“There is neither Jew nor Greek, there is neither bond nor free, there is neither male nor female: for ye are all one in Christ Jesus.”
Further, the role of the servant in the Bible is not reserved for the “lesser”, but for the “greater”. Nowhere did Jesus demand to be served, but instead He served others, stooping to the level of the lowest slave when He washed the disciples’ feet (John 13:1-17). Jesus was explicit, “the greatest among you will be the servant of all (Mark 9:35).”
My son’s teacher chose this passage, rather than several earlier and more accurate ones, to represent Christian beliefs. It would be unfortunate if she intentionally wished to defame Christianity, and as an educational professional with a commitment to objectivity, it is more likely that she simply didn’t know of any others. Soon she will.
Allegation 4 -Early Christians wished destruction on those who left the church.
A 10th century decree on excommunication that was sent home is replete with curses and evil that will befall those who are excommunicated from the Church. The first problem is that this document also is not early; it was written at least 900 years after Christ. It is true that excommunication at that time resulted in isolation from family, church and community. Some excommunicants ended up losing their lives.
Jesus told His disciples how to handle people who sin against the church in Matthew 18:15-17.
15“If your brother sins against you,b go and show him his fault, just between the two of you. If he listens to you, you have won your brother over. 16 But if he will not listen, take one or two others along, so that ‘every matter may be established by the testimony of two or three witnesses.’c 17 If he refuses to listen to them, tell it to the church; and if he refuses to listen even to the church, treat him as you would a pagan or a tax collector.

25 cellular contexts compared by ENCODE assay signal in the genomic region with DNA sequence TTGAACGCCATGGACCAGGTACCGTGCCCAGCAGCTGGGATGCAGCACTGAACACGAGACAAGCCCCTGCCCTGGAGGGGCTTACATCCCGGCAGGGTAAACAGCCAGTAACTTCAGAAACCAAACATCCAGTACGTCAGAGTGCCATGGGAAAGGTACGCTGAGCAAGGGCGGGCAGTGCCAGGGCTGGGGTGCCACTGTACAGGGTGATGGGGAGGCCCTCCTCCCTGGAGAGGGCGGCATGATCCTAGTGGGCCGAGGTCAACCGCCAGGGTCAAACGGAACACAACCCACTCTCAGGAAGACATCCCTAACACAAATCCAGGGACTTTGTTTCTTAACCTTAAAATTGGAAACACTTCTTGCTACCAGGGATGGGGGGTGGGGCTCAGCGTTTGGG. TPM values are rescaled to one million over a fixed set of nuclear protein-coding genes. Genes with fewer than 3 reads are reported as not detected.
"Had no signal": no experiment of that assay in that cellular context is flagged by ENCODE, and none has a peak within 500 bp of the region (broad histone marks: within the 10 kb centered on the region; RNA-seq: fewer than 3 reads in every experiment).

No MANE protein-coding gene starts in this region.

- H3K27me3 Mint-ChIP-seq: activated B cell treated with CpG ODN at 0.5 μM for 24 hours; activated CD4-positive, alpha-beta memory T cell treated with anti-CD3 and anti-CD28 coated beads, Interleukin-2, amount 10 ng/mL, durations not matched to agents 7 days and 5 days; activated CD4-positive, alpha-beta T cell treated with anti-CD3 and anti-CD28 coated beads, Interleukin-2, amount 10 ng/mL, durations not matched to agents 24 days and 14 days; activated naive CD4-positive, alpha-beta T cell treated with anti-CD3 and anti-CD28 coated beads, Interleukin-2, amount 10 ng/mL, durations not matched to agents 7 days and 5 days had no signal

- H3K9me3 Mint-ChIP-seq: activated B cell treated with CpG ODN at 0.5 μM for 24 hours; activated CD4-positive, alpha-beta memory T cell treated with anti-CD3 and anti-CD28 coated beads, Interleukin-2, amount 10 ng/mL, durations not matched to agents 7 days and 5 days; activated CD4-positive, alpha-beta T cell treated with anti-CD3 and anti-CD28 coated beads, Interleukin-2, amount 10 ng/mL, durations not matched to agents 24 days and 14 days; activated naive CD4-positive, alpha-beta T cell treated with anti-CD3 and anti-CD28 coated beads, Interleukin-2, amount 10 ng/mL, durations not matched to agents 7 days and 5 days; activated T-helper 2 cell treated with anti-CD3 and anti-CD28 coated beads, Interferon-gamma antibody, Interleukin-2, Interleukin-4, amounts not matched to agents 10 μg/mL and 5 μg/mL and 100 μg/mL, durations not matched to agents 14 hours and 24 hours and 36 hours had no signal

However, five verses later He also said to forgive without limit (seventy times seven). James 5:19-20 is clear that even those who turn away need our compassion and prayers, even if we no longer associate with them at church or on a social level. Fellowship with other Christians can be broken by unconfessed sin, but Christian compassion cannot. Of everyone who ever lived, Jesus had the most reason to withhold love and forgiveness, but He never did.
The Old Testament, as much as part of Christianity as the New Testament, also teaches forgiveness. Manasseh was the most evil king in the history of Judah, yet when he repented, God forgave him (2 Chronicles 33:12-23). Nebuchadnezzar persecuted the Jews, God’s chosen people, and poured the cup of death and destruction on tens of thousands. Yet when he repented, the Lord forgave him (Daniel 4:31-37).
What Christians really believe is that, while they may be forced to break fellowship with someone because of their bad conduct, they always long, and pray, for their wayward brothers’ repentance and return. Believers in Jesus are not in the business of calling judgment by fire from heaven down on their enemies (Luke 9:52-56).
There were more than four allegations but these were the most substantive. As we have seen, my son’s high school teacher has misrepresented Christianity. She either knows that she is misrepresenting it or she does not. If she knows then she is doing it out of malice and deserves censure. If she does not know then she is doing it out of ignorance and needs education. No one can be expected to know everything and teachers, like most people, do the best they feel that they can. As a result I believe that she simply does not know, and in this blog I have attempted to shed light on these difficult questions.
I have neither identified the school nor the teacher; mostly because I do not wish to invite comment, either applause or ridicule, on anyone involved. Further, I have not yet communicated with her about this. When I do I hope that we will enjoy a friendly and spirited dialogue rather than sullen acrimony. The end result I seek is that we gain a good relationship, and we both move closer to the Truth, and the God who embodies it.